Note to the GOP re Benghazi: Stop calling it Watergate, Iran Contra, bigger than both, etc. First, it might well be, but we don’t know. History will judge. Second, overhyping will only diminish the importance of the scandal if it doesn’t meet presidency-breaking standards. Third, focusing on the political effects simply plays into the hands of Democrats desperately claiming that this is nothing but partisan politics.
Let the facts speak for themselves. They are damning enough. Let Gregory Hicks, the honorable, apolitical second-in-command that night in Libya, movingly and grippingly demolish the president’s Benghazi mantra that “what I have always tried to do is just get all the facts” and “every piece of information that we got, as we got it, we laid it out for the American people.”
On the contrary. Just hours into the Benghazi assault, Hicks reported, by phone to Secretary of State Hillary Clinton herself, on the attack with absolutely no mention of the demonstration or video that was later to become the essence of the Susan Rice talking points that left him “stunned” and “embarrassed.”
But Hicks is then ordered not to meet with an investigative congressional delegation. And when he speaks with them nonetheless, he gets a furious call from Clinton’s top aide for not having a State Department lawyer (and informant) present. His questions about the Rice testimony are met with a stone-cold response, sending the message: Don’t go there. He then finds himself demoted.
Get the facts and get them out? It wasn’t just Hicks. Within 24 hours, the CIA station chief in Libya cabled that it was a terrorist attack and not a spontaneous mob. On Day Two, the acting assistant secretary of state for the Near East wrote an e-mail saying the attack was carried out by an al-Qaeda affiliate, Ansar al-Sharia.
What were the American people fed? Four days and twelve drafts later, a fiction about a demonstration that never was, provoked by a video that no one saw (Hicks: “a non-event in Libya”), about a movie that was never made.
The original CIA draft included four paragraphs on the involvement of al-Qaeda-affiliated terrorists and on the dangerous security situation in Benghazi. These paragraphs were stricken after strenuous State Department objections mediated by the White House. All that was left was the fable of the spontaneous demonstration.
That’s not an accretion of truth. That’s a subtraction of truth.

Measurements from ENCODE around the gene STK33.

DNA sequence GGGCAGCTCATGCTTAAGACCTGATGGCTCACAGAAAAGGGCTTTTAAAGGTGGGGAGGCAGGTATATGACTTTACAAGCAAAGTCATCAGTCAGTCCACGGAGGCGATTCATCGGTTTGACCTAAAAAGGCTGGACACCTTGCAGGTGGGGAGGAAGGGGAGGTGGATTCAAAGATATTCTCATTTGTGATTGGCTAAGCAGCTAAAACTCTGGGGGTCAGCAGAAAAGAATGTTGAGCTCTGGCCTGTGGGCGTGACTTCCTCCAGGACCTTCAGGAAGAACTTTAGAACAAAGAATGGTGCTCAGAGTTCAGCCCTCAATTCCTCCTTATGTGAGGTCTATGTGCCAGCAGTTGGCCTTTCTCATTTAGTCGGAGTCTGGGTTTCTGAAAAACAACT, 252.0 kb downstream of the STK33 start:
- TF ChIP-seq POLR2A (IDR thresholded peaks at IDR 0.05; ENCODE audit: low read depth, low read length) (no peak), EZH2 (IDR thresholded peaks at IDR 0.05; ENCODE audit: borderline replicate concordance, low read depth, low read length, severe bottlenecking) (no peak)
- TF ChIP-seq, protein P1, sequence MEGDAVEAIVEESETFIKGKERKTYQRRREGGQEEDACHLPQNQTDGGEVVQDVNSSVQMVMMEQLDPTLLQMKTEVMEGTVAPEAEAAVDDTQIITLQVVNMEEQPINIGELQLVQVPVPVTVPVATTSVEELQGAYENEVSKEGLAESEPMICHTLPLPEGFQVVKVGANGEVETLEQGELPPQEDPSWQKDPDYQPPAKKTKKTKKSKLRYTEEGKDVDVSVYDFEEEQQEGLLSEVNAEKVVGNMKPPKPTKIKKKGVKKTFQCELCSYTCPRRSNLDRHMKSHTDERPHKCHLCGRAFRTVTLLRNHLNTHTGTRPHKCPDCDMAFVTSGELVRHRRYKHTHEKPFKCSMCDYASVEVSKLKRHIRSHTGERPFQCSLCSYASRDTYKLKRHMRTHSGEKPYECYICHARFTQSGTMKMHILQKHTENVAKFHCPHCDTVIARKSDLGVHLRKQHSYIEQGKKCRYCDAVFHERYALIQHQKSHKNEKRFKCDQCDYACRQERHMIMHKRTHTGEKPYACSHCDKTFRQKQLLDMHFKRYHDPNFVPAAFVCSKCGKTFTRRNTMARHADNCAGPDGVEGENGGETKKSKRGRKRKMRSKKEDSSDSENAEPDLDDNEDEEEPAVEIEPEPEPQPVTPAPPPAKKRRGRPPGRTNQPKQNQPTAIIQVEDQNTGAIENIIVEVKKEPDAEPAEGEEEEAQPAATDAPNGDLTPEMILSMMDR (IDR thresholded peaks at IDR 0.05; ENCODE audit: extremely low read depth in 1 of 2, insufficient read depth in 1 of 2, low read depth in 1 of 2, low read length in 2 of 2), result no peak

And why? Let the deputy national-security adviser’s e-mail to the parties explain: “We need to resolve this in a way that respects all of the relevant equities” — fancy bureaucratese for “interests of the government agencies involved.” (He then added, “particularly the investigation.” But the FBI, which was conducting the investigation, had no significant objections. That excuse was simply bogus.)
Note that he didn’t say the talking points should reflect the truth — only the political interests, the required political cover, of all involved. And the overriding political interest was the need to protect the president’s campaign claim, his main foreign-policy plank, that al-Qaeda was vanquished and the tide of war receding.
But then things got worse — the cover-up needed its own cover-up. On November 28, press secretary Jay Carney told the media that State and the White House edited nothing but a single trivial word. When the e-mail trail later revealed this to be false, Carney doubled down. Last Friday, he repeated that the CIA itself made the edits after the normal input from various agencies.
That was a bridge too far for even the heretofore supine mainstream media. The CIA may have typed the final edits. But the orders came from on high. You cannot tell a room full of journalists that when your editor tells you to strike four paragraphs from your text — and you do — there were no edits because you are the one who turned in the final copy.
The Clintonian wordplay doesn’t stop with Benghazi. Four days after the IRS announced that it discriminated against conservative organizations, Carney said repeatedly in his daily briefing that, if true, the president would be outraged.
If? By then, the IRS had not only admitted the grievous misconduct but apologized for it — and the president was speaking in the conditional.
This could be the first case in presidential history of subjunctive outrage. (It turned into ostensibly real outrage upon later release of the inspector general’s report.) Add that to the conditional truths — ever changing, ever fading — of Benghazi, and you have a major credibility crisis.
Note to the White House: Try the truth. It’s easier to memorize.
— Charles Krauthammer is a nationally syndicated columnist. © 2013 the Washington Post Writers Group